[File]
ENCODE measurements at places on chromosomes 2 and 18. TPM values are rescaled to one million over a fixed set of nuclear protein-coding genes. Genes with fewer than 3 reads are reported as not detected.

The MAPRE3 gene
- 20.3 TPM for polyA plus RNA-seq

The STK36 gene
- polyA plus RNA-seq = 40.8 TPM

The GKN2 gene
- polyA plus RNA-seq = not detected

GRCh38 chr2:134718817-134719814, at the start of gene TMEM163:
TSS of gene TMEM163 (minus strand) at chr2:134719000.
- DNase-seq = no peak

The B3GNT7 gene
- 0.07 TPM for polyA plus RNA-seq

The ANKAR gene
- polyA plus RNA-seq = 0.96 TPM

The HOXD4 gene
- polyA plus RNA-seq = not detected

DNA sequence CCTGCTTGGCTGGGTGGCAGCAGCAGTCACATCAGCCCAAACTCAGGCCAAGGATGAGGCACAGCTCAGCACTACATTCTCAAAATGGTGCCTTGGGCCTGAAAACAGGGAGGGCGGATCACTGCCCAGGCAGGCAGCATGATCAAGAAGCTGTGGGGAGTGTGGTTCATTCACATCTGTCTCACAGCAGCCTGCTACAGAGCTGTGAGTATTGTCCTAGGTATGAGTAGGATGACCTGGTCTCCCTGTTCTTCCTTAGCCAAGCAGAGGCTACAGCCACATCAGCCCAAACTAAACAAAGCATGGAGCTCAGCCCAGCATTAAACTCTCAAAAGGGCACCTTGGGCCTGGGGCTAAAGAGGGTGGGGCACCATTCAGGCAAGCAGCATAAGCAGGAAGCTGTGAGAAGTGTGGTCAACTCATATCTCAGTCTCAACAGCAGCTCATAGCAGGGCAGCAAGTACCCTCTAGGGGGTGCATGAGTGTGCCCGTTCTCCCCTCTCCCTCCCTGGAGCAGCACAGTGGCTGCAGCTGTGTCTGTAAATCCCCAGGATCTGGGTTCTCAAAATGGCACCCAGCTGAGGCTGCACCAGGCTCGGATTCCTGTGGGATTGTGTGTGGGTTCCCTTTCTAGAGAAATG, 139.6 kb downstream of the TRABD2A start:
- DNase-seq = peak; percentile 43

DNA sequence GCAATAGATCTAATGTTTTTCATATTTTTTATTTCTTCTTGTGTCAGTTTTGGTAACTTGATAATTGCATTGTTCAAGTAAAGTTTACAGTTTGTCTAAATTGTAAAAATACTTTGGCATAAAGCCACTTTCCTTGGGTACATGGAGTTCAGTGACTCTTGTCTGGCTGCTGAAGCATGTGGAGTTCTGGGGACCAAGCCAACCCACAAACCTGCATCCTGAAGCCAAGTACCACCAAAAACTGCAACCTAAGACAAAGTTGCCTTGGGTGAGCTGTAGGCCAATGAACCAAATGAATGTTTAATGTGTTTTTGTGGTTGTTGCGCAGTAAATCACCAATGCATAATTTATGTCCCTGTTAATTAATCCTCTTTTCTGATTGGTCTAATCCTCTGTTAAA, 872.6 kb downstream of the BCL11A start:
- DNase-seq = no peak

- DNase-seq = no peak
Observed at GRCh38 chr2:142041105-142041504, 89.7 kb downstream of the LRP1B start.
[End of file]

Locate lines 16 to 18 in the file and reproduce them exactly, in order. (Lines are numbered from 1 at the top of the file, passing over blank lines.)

- polyA plus RNA-seq = not detected

DNA sequence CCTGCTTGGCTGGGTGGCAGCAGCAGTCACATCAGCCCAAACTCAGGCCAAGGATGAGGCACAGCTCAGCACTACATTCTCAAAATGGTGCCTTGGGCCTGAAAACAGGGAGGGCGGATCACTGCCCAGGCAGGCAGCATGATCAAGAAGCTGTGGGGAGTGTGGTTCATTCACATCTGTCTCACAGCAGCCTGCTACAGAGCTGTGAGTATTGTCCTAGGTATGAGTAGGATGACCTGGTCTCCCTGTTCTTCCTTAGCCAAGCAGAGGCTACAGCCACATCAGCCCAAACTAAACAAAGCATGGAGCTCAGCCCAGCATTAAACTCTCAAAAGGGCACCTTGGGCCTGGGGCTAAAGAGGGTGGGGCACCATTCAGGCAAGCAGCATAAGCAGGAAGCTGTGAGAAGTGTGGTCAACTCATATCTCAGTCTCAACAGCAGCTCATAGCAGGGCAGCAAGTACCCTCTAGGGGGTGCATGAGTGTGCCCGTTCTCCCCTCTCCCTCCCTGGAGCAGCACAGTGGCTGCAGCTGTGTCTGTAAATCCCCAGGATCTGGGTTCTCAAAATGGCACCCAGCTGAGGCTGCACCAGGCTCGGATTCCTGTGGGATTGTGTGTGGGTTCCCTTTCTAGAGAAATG, 139.6 kb downstream of the TRABD2A start:
- DNase-seq = peak; percentile 43